Re: Body and suspention lift
You're dreaming if you think that the body only weighs 800lbs. I can get that with two doors, a box, and a core support. That's forgetting neat things like the tailgate, the front fenders, the hood, the inner wheelwells, and a 500+lb cab. This is skipping piddly-dink stuff like the radiator and all the [bleep] that hangs off the body under the hood (how about a 70lb battery, eh?). Unless you're some kind of goofball you're going to raise the 80+lb bumpers too so you might as well consider that part of the body.
Let's say the motor weighs 700lbs (we're talking a smallblock with all of its [bleep] hanging off it). NP208 and a 700R4 together probably weigh in the 400lb range (250 for the trans and 150 for the case). 500lbs for the raw frame (guessing since I cut up a 77C20 frame this summer), no neat stuff like fuel tanks which weigh ~40 without fuel in them.
If you start doing the math on the unsprung weight you will start to realize that a body lift doesn't benefit you that much as far as COM is concerned. Sure, there's a benefit, but not that much. Add the fact that you now have more frame flex (the twist from corner to opposite corner) the benefit becomes even smaller.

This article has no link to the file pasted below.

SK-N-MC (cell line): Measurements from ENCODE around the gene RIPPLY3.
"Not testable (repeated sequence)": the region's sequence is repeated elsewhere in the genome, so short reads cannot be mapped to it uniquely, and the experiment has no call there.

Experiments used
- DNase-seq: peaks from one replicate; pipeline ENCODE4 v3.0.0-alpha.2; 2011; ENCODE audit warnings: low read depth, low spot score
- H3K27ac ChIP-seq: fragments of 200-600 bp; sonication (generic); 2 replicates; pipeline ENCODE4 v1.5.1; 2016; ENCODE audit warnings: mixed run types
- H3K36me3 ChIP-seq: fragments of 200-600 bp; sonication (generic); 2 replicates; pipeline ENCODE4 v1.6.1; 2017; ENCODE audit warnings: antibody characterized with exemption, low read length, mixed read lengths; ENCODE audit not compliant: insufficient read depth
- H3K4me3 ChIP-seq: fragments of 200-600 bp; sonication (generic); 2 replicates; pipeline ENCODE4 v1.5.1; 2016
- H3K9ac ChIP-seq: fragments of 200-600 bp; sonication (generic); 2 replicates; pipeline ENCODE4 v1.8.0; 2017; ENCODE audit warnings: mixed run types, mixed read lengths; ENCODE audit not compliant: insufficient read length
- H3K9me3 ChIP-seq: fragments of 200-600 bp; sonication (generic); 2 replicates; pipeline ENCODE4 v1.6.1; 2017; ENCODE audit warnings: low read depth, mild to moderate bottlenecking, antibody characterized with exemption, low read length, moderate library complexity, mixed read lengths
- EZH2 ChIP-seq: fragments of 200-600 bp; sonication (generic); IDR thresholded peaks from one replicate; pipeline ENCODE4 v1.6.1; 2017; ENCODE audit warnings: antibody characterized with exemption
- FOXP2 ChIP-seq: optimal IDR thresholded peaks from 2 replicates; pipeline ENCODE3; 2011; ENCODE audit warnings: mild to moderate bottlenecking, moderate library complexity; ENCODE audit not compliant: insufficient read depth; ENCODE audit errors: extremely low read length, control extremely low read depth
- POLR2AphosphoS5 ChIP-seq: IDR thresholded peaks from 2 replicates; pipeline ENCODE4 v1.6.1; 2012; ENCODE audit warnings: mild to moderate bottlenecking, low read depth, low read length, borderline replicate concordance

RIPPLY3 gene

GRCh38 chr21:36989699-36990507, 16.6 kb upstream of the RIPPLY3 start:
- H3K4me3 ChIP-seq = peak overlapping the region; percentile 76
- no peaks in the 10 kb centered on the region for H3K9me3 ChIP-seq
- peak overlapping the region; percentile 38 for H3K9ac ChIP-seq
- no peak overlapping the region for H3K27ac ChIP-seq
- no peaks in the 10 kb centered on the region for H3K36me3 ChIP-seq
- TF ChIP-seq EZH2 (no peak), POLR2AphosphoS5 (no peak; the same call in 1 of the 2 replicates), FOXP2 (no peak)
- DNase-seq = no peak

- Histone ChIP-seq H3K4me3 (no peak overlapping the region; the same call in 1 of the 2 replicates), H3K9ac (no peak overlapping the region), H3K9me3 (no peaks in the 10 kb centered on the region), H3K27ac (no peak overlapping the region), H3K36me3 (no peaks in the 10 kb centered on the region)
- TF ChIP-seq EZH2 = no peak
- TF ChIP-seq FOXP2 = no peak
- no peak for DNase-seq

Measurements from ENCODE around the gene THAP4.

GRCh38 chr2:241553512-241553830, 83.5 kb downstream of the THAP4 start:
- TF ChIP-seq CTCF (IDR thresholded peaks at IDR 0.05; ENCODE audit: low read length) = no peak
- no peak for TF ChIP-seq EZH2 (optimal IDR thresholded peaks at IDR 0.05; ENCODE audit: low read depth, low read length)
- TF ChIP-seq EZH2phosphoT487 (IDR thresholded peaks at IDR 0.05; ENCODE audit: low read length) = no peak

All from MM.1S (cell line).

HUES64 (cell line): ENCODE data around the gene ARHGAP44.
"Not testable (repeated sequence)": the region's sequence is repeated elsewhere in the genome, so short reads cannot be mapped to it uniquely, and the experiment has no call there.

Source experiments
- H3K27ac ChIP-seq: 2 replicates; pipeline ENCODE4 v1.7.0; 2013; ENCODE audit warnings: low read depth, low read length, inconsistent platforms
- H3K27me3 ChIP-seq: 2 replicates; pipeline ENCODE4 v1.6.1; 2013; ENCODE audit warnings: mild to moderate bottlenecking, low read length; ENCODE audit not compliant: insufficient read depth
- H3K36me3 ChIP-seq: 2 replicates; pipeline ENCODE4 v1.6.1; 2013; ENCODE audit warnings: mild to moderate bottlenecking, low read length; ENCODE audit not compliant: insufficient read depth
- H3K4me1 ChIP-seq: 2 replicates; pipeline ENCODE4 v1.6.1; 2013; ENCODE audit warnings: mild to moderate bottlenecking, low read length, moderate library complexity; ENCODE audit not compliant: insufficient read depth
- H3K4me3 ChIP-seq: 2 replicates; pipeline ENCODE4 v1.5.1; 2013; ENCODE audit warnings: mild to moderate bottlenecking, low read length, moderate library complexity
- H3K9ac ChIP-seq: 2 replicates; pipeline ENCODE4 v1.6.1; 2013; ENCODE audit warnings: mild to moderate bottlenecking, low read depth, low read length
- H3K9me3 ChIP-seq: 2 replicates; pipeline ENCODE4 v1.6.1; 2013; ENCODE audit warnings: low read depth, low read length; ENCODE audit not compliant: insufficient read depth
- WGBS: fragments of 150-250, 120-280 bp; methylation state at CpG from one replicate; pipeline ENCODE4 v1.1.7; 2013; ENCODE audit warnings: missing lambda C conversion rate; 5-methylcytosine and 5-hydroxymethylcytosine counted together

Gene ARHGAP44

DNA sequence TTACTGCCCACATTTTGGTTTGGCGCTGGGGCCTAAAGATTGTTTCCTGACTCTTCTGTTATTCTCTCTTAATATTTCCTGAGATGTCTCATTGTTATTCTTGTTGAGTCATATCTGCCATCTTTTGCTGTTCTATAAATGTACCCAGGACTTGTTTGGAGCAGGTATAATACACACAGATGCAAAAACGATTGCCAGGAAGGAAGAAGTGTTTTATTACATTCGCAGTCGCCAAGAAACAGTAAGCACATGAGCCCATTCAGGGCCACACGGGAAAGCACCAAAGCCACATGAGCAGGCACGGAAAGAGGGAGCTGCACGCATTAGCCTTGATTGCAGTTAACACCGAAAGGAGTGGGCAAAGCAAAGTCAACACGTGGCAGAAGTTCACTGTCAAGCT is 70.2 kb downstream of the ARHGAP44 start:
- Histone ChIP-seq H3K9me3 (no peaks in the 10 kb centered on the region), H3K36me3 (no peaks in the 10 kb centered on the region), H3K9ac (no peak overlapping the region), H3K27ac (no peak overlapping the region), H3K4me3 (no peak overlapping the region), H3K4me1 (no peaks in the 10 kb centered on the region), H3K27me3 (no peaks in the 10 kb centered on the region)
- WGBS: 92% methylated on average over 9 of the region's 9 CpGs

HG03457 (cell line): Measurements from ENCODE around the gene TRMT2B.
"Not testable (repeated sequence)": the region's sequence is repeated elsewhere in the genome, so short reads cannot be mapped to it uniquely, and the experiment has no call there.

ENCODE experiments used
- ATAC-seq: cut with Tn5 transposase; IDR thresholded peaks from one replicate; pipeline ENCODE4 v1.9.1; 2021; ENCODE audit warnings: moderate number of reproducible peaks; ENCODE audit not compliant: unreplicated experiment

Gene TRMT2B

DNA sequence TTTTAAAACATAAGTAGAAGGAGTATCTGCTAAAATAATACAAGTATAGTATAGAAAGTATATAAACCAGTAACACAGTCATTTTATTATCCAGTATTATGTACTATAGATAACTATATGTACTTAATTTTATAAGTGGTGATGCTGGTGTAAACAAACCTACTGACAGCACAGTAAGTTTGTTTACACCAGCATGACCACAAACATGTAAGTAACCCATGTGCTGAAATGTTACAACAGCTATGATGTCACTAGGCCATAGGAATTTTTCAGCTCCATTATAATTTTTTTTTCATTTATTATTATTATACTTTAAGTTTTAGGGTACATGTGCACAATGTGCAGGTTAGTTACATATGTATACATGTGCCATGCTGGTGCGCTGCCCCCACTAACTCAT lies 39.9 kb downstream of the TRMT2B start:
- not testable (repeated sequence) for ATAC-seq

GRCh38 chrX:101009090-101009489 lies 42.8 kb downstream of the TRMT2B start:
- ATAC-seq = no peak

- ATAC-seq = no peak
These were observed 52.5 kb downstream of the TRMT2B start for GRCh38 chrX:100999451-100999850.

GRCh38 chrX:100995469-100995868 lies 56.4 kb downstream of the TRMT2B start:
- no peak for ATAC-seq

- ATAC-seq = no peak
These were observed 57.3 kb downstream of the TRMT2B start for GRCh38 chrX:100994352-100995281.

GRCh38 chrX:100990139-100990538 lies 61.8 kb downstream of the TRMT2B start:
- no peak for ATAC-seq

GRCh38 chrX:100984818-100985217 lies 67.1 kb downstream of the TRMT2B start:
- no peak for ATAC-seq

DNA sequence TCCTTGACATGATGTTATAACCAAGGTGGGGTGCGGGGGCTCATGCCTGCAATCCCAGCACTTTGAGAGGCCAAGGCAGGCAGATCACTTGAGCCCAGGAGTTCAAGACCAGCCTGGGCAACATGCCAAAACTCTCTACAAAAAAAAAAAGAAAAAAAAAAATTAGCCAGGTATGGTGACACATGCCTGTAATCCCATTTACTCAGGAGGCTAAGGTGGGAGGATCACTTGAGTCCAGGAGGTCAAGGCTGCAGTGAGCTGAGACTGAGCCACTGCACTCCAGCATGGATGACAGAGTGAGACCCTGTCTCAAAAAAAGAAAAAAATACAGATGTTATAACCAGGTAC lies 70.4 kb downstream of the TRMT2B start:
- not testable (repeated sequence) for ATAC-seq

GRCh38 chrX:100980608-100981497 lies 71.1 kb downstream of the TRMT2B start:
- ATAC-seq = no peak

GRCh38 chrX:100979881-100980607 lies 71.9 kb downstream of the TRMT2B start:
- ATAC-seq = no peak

Start talking things like a K5 which has a very large and heavy body and a relatively small frame (shorter I should say) and it becomes even more obvious. You take the newer trucks which have even more bull**** hooked to the body, more weight in the cab, a wider but thinner frame and you really begin to realize how little weight is hooked to the frame.
All in all, a body lift is a cheap lift. It still raises things, well, the distance from the rockers to the asphalt gets larger. The frame and drivetrain is still down there up close and personal. The body mounts see a lot more stress. The frame sees more twisting and flexing. Sure, the difference between having a body lift and suspension lift will be noticeable in the corners, but not by much. The problem with a spring lift is that they can twist (the bigger the arch the more torque applied to the mounts) and you often get a rougher ride.